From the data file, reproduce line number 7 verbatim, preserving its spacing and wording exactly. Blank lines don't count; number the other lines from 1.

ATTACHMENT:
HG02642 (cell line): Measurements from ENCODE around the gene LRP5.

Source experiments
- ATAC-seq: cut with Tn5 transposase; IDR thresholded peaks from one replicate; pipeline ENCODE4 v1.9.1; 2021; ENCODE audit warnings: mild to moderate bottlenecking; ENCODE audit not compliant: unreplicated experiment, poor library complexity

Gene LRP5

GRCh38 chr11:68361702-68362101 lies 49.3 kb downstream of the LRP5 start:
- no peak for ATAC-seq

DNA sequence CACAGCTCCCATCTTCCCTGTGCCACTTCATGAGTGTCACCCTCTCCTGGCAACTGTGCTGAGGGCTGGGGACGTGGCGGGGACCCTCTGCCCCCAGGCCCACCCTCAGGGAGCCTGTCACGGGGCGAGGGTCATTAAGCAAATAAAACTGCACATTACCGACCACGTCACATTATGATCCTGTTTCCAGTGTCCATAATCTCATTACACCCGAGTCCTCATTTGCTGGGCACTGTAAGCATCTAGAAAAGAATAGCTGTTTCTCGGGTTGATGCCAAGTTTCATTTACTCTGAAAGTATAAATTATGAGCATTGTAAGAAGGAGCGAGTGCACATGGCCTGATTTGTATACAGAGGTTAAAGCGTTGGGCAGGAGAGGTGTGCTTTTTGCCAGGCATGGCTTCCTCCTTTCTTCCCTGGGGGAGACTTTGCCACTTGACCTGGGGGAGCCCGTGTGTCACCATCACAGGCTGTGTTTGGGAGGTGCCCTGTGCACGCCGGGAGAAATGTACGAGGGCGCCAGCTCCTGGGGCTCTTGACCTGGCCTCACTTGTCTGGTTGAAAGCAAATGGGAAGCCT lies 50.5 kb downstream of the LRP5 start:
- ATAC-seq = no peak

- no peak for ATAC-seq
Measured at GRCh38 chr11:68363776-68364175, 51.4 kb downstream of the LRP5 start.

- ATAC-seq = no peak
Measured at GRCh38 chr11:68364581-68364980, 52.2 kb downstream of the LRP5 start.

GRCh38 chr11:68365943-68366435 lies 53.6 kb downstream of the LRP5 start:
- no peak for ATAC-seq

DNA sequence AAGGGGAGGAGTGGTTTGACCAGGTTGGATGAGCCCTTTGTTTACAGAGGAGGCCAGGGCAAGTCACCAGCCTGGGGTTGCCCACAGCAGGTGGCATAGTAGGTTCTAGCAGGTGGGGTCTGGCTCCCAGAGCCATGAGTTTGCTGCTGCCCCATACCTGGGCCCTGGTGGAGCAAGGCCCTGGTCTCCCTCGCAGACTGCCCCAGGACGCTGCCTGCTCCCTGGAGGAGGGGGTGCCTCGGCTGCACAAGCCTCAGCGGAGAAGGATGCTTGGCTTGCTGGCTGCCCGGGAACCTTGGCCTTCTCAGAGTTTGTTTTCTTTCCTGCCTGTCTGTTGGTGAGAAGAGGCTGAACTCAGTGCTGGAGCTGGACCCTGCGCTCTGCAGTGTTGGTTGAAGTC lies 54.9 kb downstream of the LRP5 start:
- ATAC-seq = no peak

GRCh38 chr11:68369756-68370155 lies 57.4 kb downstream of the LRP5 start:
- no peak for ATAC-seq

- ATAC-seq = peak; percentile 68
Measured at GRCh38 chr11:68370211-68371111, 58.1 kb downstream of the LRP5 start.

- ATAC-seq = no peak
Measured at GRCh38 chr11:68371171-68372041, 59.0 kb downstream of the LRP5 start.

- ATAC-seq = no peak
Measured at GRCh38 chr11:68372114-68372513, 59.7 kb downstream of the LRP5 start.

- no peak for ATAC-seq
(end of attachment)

DNA sequence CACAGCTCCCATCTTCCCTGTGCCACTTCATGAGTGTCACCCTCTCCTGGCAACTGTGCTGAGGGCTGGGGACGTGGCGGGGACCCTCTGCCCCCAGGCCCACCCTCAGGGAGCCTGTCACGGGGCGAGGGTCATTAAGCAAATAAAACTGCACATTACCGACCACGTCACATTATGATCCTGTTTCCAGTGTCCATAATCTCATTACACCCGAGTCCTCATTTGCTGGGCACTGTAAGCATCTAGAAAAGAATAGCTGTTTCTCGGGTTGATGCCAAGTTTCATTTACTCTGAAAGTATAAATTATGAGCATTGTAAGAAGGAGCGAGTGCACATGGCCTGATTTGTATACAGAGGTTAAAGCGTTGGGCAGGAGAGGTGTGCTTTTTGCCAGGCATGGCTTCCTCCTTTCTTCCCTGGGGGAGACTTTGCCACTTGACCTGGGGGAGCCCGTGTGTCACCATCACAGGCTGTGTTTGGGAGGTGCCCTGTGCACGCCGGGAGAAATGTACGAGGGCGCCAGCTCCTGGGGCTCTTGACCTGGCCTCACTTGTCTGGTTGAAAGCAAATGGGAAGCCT lies 50.5 kb downstream of the LRP5 start: